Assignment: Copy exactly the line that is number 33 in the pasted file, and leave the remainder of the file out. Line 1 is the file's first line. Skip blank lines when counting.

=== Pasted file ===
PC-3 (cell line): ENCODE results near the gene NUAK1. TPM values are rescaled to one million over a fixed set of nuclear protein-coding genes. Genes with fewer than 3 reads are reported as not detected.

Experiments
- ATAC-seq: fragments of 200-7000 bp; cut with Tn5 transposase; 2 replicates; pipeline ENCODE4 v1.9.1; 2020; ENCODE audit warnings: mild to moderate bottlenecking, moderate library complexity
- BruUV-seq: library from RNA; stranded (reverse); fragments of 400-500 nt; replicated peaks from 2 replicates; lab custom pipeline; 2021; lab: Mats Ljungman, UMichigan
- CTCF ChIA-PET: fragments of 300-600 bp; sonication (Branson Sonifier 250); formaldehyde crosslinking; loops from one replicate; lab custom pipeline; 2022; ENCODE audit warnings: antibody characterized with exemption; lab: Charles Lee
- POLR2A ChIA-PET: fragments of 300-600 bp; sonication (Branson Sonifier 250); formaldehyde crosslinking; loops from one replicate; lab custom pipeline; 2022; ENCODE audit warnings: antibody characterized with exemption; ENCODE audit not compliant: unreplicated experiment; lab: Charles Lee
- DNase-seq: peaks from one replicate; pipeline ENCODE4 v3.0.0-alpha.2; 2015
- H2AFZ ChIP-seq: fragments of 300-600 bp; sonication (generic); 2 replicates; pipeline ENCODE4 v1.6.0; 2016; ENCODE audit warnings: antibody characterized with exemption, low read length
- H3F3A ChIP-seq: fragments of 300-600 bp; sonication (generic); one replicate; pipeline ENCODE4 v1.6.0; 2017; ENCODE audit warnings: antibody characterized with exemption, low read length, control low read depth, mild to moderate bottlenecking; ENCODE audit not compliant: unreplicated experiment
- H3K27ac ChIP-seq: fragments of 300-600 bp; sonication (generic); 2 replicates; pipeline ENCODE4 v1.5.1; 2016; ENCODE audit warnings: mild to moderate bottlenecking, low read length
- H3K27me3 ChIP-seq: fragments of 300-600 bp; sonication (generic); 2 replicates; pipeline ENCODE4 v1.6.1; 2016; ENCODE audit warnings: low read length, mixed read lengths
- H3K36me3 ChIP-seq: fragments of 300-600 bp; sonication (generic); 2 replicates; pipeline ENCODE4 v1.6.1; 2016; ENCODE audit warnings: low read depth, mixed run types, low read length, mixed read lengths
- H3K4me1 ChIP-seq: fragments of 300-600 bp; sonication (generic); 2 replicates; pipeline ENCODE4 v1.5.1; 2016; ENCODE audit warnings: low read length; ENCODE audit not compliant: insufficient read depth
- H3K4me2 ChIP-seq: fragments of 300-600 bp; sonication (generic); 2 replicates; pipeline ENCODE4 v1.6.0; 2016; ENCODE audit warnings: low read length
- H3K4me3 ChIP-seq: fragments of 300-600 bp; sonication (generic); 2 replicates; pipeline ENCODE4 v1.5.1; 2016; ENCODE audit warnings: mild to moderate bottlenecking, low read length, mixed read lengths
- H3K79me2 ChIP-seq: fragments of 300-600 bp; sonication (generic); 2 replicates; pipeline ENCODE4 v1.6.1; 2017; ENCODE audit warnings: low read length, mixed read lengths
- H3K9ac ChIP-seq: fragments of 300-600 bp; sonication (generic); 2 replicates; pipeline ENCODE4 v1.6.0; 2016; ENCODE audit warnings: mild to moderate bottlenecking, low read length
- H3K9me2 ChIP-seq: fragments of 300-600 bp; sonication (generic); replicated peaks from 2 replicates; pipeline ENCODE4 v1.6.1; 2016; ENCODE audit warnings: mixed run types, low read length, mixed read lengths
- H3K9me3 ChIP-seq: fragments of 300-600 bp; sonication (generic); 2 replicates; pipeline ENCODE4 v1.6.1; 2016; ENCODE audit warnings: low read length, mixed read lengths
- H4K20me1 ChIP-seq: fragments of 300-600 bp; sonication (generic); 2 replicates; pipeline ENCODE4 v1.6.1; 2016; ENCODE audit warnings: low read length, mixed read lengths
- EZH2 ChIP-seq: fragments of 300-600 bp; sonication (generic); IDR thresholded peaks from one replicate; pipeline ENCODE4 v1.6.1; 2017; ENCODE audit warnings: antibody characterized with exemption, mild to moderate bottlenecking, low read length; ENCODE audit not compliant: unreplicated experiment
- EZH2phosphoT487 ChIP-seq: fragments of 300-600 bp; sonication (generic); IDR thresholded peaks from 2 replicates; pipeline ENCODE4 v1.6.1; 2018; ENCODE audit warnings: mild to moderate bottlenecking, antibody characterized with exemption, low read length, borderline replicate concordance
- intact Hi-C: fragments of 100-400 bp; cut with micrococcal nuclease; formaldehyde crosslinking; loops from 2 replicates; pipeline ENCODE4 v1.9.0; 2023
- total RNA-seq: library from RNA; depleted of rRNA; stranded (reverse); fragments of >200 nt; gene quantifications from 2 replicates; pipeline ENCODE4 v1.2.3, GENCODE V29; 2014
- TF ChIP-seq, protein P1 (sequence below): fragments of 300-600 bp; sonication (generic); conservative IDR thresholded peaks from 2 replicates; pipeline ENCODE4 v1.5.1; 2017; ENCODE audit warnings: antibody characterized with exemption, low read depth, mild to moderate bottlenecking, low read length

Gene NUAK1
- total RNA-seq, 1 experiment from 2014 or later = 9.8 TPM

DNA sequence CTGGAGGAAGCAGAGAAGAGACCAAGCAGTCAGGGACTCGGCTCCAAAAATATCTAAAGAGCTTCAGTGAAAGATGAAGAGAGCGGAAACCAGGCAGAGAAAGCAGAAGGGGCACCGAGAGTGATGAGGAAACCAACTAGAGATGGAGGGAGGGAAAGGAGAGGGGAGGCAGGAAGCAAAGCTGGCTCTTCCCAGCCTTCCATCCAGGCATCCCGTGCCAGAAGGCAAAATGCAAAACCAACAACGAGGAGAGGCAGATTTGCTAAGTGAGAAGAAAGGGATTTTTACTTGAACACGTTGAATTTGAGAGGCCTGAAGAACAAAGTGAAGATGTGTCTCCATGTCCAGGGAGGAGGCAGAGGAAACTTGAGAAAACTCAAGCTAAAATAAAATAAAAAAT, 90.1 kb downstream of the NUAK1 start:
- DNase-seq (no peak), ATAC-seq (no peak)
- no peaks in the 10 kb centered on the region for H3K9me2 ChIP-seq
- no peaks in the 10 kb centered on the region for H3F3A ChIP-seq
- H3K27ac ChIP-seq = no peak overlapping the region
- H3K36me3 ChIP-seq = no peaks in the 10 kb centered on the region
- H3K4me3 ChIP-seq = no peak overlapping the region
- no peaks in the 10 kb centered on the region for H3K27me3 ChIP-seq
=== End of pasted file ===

- H3K36me3 ChIP-seq = no peaks in the 10 kb centered on the region